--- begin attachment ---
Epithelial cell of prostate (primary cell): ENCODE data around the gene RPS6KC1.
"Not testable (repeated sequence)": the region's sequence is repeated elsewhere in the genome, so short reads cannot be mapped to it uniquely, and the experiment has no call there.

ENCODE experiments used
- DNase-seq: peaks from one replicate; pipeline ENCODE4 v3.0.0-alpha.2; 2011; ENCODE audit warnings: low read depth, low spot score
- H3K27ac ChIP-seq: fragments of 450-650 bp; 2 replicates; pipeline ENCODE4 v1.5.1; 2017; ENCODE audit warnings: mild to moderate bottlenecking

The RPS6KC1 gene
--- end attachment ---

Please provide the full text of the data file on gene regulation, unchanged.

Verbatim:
Epithelial cell of prostate (primary cell): ENCODE data around the gene RPS6KC1.
"Not testable (repeated sequence)": the region's sequence is repeated elsewhere in the genome, so short reads cannot be mapped to it uniquely, and the experiment has no call there.

ENCODE experiments used
- DNase-seq: peaks from one replicate; pipeline ENCODE4 v3.0.0-alpha.2; 2011; ENCODE audit warnings: low read depth, low spot score
- H3K27ac ChIP-seq: fragments of 450-650 bp; 2 replicates; pipeline ENCODE4 v1.5.1; 2017; ENCODE audit warnings: mild to moderate bottlenecking

The RPS6KC1 gene